Crude Oil Technical Outlook

(Chart courtesy of stockcharts.com)

The current phase of crude oil's bull market began with a cross above $100 during late February which targeted a move to $115 (the width of the corrective pattern), crude oil blew through that target towards its current level of $127.50. To say that crude oil is now overbought on a technical basis would be an understatement. The immediate trend is difficult to ascertain as given the fever currently gripping the oil market, the price could exhibit a panic driven spike straight through $130 up through $140 within a matter of weeks. Looking beyond the chance of a possible spike, crude oil seems destined to decline towards the $110 support area to work out at least some of its overbought state. Therefore such a correction could provide investors with a further opportunity to accumulate for the long-run.

How high will crude oil go? That depends on ones time horizon. My expectation remains for crude oil to hit $150 this year, 2008.

To benefit from crude oils inexorable long-term trend towards $200 plus suggests long-term investments in oil companies both large oil majors that remain fairly priced, and the more volatile smaller exploration companies. To spread the risk investors should target investment funds and investment trusts. An alternative is to invest in ETF's that track the oil price directly such as the United States Oil Fund (USOF).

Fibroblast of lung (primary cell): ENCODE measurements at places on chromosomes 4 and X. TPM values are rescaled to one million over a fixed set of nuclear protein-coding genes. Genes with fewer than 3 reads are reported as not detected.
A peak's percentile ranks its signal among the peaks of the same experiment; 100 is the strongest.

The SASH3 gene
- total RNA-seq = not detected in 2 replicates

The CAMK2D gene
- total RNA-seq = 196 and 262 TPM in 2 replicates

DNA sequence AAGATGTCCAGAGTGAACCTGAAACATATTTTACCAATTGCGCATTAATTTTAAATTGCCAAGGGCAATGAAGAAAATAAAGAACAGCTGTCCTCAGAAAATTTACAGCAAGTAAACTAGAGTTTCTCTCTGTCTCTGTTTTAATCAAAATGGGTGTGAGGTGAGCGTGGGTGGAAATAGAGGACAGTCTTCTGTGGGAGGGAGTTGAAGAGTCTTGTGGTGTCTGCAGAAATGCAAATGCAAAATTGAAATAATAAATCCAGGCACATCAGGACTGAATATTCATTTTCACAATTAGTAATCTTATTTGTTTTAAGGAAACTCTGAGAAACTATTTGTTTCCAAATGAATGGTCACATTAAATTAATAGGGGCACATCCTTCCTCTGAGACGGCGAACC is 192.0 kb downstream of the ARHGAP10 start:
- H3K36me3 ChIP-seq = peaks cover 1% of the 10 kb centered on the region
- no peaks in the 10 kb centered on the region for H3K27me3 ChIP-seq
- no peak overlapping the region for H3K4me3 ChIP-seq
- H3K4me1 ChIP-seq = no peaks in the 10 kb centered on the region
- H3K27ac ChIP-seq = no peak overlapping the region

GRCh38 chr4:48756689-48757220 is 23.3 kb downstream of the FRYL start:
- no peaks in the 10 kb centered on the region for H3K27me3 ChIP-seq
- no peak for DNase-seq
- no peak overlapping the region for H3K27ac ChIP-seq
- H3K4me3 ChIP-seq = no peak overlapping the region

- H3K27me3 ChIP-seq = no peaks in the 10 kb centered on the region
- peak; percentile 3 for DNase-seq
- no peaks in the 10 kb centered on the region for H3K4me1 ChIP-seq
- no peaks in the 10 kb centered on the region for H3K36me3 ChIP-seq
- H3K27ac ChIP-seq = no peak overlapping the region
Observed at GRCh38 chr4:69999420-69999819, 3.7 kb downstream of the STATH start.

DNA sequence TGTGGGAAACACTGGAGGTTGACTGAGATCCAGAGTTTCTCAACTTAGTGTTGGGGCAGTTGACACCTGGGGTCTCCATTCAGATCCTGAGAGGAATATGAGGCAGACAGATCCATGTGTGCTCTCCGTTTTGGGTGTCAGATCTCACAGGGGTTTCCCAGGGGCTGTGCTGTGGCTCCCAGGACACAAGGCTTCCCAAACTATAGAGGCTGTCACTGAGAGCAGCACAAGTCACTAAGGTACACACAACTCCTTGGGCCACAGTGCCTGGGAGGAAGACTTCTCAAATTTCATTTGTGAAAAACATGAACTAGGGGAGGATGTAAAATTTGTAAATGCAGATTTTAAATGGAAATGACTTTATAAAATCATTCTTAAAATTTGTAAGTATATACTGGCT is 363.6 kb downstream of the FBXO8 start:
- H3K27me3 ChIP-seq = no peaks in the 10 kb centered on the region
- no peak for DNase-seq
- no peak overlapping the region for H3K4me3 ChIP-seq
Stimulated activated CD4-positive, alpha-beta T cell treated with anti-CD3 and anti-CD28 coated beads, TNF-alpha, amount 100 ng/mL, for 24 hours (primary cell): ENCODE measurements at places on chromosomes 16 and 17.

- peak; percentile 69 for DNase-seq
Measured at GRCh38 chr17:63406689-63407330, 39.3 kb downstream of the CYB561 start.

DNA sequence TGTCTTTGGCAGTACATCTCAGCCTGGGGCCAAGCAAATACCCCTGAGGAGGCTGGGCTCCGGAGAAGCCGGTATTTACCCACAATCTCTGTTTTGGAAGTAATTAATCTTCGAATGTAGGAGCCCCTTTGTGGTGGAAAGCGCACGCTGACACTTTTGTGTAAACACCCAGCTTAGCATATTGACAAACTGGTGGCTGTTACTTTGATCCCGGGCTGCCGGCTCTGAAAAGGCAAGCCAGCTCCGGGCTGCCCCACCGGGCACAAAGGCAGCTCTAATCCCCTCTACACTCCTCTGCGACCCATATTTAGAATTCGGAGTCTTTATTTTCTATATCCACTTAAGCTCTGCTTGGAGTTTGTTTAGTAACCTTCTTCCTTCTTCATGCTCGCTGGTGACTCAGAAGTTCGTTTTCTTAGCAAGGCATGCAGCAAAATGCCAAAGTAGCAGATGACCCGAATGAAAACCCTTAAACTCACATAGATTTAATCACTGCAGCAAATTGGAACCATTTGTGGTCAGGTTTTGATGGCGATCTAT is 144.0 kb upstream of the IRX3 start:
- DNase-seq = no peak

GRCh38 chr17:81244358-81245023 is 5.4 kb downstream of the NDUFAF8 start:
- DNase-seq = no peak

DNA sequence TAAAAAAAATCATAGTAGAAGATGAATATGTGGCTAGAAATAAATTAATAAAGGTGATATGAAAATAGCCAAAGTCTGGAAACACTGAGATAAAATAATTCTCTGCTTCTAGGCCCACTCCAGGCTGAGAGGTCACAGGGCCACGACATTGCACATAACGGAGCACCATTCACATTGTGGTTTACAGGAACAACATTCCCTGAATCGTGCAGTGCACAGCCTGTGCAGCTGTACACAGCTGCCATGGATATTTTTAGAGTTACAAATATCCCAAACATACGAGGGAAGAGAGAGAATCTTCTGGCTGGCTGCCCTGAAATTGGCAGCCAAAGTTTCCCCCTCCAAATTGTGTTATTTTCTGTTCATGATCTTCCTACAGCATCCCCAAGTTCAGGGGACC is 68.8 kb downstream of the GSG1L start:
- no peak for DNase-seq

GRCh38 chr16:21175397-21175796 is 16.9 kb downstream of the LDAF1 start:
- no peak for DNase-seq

The wealth being accumulated by oil producing countries, that despite a devaluation in the US dollar presents further long-term investment opportunities in the better managed Gulf states, Russia and not forgetting the Canadian oil sands. These economies are expected to boom on the back of huge oil revenues deployed in their industrialization and infrastructure projects, unlike much of the rest of the world, these countries will not need to worry about where they will get their oil from to fuel their economic growth.

For more on the stagflationary impact of the oil crisis and strategies for defending your wealth subscribe to our Free weekly newsletter.

By Nadeem Walayat

Copyright © 2005-08 Marketoracle.co.uk (Market Oracle Ltd). All rights reserved.

Nadeem Walayat has over 20 years experience of trading, analysing and forecasting the financial markets, including one of few who both anticipated and Beat the 1987 Crash. Nadeem is the Editor of The Market Oracle, a FREE Daily Financial Markets Analysis & Forecasting online publication. We present in-depth analysis from over 150 experienced analysts on a range of views of the probable direction of the financial markets. Thus enabling our readers to arrive at an informed opinion on future market direction. http://www.marketoracle.co.uk

Disclaimer: The above is a matter of opinion provided for general information purposes only and is not intended as investment advice. Information and analysis above are derived from sources and utilising methods believed to be reliable, but we cannot accept responsibility for any trading losses you may incur as a result of this analysis. Individuals should consult with their personal financial advisors before engaging in any trading activities.